and the rains came. Father Diego Hotchkiss placed his bible of forgotten love letters on the bench next to the hand-hewn cross he received for his third birthday, a keepsake he’d carried with him through two wars and an insurrection. It was rumored by Monsignor Ginsberg, that the blood that continued to weep from the cross was certainly a miracle, and would one day be sanctioned by the Holy See as such. Saint Diego would no longer be an apparition of patriotism in the Army of Christ, but a monument to the bravery of a peasant boy who went to war with little more than a true devotion to his God, and a couple of crossed sticks. Diego was…”
“Who, if I may be so holy patriotic, writes this crap? My God, does the ability to pull someone off their sagging couch into the light of impeachment have to be so infused with religious nostalgia, that it makes my beer taste like water, and my fish sandwich begins to divide and multiply like a deranged math teacher? Where did you find this…whatever it is? And by the way, what does the rain have to do with a saintly cross, impeachment, religious nostalgia, and a backwards miracle. For God’s sake couldn’t this, I’m being generous, author, have turned water into beer just this once, and maintained a semblance of religious demagoguery.”
I assumed after her heartfelt diatribe that I had not chosen the reading material wisely. Perhaps I could rectify the situation. She is always the one going on about the fact one can always change if the prize and the means of attaining it can be blended to create a situation where each supports the other, and those asked to determine its success, are not paying attention.
“Perhaps the words are placed in a better light further on in the story. You know how often times you are thrashed by words assumed to be the values of one person, only to find out later they belonged to another. It is a common maneuver used in a lot of stories to keep the audience involved and develop a nemesis that is not as obvious as your walking the cat for nefarious reasons.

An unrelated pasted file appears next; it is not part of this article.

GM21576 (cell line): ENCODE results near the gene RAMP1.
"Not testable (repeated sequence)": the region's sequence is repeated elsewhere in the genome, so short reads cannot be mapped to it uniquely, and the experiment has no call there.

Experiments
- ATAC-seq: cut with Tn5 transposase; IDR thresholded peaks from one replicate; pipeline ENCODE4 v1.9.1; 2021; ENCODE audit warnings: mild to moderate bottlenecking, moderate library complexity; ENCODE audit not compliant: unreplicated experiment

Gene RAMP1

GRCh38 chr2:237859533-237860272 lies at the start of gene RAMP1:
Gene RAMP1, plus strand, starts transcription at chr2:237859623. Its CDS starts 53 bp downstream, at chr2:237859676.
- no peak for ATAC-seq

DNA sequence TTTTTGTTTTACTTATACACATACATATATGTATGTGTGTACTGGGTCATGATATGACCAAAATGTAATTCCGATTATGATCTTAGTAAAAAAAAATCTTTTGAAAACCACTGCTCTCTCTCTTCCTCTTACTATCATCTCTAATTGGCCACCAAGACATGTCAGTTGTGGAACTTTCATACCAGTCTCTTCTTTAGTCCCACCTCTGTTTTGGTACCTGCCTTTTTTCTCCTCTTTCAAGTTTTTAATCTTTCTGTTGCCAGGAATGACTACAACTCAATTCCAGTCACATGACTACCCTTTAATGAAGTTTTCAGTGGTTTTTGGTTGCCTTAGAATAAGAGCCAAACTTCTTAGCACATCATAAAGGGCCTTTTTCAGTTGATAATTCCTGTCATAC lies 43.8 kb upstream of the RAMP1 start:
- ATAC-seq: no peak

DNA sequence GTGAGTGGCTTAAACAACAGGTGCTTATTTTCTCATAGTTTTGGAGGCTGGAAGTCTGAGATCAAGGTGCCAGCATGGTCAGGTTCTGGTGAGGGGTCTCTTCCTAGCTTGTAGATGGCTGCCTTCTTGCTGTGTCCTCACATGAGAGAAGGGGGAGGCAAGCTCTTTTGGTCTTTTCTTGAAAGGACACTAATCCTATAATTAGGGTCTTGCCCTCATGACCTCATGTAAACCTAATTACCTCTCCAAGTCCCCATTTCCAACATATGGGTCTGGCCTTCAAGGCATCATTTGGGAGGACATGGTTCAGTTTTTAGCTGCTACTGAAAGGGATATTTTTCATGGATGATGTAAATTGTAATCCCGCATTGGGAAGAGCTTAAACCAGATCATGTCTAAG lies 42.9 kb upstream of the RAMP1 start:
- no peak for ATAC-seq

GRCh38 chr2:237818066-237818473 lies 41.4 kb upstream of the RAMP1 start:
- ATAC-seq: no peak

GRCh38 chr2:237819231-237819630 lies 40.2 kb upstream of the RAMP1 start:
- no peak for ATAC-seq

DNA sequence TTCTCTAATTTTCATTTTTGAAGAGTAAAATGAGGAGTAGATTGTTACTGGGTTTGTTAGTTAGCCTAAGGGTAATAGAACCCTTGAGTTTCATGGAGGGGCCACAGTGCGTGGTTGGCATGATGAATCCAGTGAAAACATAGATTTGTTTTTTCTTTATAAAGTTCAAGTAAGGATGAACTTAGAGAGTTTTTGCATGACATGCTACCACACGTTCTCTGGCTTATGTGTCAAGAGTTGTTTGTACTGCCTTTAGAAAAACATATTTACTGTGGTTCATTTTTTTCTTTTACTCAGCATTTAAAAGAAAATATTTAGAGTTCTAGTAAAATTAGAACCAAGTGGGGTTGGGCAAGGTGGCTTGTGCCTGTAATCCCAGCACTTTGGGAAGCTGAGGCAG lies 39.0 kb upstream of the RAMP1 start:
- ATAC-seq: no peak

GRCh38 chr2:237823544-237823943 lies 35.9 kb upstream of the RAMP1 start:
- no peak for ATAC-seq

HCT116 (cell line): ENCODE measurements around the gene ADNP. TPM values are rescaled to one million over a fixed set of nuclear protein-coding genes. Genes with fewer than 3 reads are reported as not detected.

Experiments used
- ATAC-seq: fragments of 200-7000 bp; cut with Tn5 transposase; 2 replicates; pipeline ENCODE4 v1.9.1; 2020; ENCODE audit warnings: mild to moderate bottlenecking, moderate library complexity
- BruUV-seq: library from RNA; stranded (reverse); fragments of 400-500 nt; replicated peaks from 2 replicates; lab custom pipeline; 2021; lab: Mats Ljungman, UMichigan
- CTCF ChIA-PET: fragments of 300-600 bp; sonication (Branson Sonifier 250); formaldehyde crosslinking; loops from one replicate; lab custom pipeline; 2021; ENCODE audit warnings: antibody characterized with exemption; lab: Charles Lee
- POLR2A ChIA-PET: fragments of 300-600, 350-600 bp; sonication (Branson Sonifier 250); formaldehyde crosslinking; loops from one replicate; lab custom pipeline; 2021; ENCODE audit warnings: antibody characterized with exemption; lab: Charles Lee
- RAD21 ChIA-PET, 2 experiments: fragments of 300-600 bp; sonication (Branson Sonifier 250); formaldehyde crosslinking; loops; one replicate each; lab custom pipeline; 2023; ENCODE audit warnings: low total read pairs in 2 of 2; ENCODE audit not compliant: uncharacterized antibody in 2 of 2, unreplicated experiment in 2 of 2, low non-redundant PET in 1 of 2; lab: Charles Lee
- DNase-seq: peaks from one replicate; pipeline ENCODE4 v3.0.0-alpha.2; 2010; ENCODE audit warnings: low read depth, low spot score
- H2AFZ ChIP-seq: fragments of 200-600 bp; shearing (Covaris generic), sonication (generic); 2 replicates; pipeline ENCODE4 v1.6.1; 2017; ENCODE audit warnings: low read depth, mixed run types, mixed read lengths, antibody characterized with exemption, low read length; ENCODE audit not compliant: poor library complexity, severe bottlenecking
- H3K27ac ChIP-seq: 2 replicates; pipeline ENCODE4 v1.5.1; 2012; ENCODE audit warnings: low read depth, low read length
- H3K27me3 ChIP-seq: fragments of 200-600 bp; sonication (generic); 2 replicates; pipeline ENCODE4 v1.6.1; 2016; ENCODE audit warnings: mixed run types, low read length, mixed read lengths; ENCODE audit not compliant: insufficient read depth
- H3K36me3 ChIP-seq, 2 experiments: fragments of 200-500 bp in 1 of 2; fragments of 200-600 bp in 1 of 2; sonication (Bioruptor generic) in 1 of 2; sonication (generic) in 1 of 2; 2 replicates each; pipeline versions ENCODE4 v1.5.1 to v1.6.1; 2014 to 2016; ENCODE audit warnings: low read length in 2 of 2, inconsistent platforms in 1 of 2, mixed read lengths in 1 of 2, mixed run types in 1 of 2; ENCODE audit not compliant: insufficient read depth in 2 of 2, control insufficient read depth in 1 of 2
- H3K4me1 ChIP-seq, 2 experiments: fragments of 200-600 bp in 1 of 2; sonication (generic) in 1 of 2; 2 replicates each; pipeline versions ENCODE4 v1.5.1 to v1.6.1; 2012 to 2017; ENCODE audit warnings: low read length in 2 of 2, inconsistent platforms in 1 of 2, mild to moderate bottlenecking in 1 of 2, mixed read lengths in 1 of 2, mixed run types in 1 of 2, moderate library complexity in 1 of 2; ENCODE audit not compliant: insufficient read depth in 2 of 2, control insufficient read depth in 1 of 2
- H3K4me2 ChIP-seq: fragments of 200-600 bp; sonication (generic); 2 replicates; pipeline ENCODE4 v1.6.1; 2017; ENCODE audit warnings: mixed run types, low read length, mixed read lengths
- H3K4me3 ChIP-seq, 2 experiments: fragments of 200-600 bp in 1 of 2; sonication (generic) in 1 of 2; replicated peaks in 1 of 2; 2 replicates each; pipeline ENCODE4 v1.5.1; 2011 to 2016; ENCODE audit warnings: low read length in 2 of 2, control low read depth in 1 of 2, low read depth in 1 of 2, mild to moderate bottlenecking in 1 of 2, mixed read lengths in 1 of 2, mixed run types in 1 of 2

Let me randomly choose another section and read from it. What do you say. Give it a second chance to thrash your first impression? You rarely get a second chance to condemn a first opinion. ”
“You are the one reading to me. Go ahead, make me feel like an unappreciative fool.”
“Here, page 201, the chapter title,” To Begone or Be Gone, That Is the Question?”
“Hold it right there. Is that what it says or are you making it up? I’m no literary critic, but by God, what is that supposed to mean? I’m going to have to drink a lot more holy water before the words reach out and touch me. Be honest…is Saint Peter throwing Judas out of the Good Old Boys Club, or is Pontius Pilot attempting to pretend he “knew not what he was doing?” Please my sight is not what it was, but my ears still work and I’m not dead.”
After closely commiserating with myself, I have decided to return to the book store and find something less incendiary. I’m thinking a classic, like Tom Sawyer’s love exploits with his neighbor Becky, the little red headed girl, or Steinbeck’s story of the exodus from poverty to the barricades of segregation and bigotry of another desert, yet to be transformed by the grace of God into the new Garden of Eden. You can never go wrong with a classic, and beer that is made from presumably spring water, so pure you can walk on it.